I absolutely love this series by American artist Evie Woltil Richner. Feathery, delicate drawings lovingly applied to old, family photos – memorializing those who are no longer with us. I would try to explain further, but Evie’s words are so much more powerful:
“…Each of these pieces is a burial, but also a memorial. Working from photographs of deceased relatives, I am physically burying them in a shroud of drawn feathers. Through burial, we acknowledge loss. The person is removed from our lives.
My Grammy, as I always called her, moved in with us when I was in elementary school. She had Alzheimer’s disease and we took care of her. Over time, I could see her memory disappearing. She would forget who people were and repeat the same stories and phrases over and over. She lives now only in my memory and in the memories of those who knew her, but my memories are wispy, like bits of dreams a few hours after you’ve had them. Some of the memories are barely there. I can see only a sliver of them. Afraid of the erosion of my own memory, my creations are also an act of remembrance – remembering my Grammy as she was when she lived with us, and also reconstructing who she might have been before I knew her. Through the ritual of drawing over images of her, I return to thoughts of her again and again.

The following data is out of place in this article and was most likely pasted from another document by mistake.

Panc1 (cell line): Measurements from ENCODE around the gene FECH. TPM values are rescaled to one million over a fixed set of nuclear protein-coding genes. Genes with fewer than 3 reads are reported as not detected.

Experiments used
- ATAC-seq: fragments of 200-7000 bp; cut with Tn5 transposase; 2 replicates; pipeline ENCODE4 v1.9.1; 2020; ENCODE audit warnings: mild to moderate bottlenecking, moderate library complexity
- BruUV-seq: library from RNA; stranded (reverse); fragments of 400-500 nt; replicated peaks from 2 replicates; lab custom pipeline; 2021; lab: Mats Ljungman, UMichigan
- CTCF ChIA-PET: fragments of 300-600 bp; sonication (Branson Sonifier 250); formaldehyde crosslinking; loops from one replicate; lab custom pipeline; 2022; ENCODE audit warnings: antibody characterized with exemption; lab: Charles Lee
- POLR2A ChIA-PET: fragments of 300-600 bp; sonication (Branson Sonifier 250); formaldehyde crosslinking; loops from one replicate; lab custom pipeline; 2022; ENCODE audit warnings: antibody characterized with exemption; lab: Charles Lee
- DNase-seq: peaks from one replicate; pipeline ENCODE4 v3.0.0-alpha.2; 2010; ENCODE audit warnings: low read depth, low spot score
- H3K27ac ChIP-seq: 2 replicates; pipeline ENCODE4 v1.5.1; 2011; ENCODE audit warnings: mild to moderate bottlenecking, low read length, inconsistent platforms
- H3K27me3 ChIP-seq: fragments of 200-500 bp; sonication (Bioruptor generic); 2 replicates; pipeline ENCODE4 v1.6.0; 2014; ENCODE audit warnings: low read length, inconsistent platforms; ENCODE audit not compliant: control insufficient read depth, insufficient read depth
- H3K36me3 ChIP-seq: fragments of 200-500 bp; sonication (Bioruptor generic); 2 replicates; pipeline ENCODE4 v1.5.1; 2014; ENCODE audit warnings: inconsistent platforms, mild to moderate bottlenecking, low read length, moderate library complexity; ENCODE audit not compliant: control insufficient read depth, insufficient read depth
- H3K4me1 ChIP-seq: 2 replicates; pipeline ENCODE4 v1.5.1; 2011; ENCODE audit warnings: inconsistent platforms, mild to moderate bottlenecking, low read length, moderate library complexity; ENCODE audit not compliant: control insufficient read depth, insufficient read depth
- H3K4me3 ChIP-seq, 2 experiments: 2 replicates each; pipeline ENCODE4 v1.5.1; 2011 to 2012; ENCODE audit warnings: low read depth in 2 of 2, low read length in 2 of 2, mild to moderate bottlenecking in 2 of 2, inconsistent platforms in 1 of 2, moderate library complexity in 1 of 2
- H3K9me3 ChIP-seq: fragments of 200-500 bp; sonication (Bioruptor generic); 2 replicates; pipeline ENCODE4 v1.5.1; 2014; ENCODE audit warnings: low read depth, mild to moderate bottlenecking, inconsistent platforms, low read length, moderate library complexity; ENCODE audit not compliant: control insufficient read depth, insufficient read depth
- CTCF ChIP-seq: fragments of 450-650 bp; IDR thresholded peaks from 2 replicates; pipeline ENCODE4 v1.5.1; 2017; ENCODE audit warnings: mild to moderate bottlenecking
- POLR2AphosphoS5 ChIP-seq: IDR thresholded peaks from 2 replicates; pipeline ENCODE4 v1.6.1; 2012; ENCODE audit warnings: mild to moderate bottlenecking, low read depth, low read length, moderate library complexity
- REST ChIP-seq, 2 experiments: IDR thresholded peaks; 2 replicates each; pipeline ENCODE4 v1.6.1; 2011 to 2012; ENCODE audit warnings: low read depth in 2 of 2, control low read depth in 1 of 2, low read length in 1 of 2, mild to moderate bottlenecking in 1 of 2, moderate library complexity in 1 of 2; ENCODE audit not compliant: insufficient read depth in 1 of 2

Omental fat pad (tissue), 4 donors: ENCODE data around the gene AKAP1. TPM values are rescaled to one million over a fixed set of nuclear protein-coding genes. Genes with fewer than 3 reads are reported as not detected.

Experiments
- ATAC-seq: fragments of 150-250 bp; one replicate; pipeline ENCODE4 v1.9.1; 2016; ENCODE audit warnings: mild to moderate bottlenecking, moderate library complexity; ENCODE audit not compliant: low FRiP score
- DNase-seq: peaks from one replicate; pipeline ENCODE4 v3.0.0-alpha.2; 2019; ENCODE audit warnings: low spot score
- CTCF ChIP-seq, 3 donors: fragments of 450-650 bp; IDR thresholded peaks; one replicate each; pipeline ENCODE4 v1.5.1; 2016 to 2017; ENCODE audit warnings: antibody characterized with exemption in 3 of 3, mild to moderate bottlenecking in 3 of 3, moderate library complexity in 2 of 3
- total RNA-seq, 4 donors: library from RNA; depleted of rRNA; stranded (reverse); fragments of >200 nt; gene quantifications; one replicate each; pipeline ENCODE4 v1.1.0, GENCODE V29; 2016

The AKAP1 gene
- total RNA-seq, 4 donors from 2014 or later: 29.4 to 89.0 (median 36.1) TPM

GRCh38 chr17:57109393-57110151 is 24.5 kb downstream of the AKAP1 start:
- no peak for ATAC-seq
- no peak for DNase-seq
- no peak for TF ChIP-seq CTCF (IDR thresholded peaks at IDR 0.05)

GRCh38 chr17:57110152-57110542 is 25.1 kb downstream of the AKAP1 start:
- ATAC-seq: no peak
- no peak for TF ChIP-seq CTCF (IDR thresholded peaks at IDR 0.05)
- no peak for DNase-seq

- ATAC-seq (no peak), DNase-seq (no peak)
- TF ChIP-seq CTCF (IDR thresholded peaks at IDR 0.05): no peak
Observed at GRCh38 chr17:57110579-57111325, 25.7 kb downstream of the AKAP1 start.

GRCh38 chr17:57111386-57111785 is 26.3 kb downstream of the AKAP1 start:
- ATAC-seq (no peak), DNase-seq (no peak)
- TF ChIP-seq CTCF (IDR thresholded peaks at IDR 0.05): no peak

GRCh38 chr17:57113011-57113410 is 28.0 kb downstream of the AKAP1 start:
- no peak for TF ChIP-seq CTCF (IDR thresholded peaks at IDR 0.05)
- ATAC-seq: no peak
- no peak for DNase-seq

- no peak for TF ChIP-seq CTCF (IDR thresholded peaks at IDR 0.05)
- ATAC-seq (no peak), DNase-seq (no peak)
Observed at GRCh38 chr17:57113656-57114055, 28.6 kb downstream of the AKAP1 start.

When finished, the pieces become a signifier, like a gravestone, of a person who once was, and just as gravestones serve to connect us with a loved one after they’ve passed, these pieces are a physical connection I have to her. The feathers specifically reference the cross-cultural symbolism of the bird as a connection between heaven and earth.”
Beautifully said… and beautifully executed.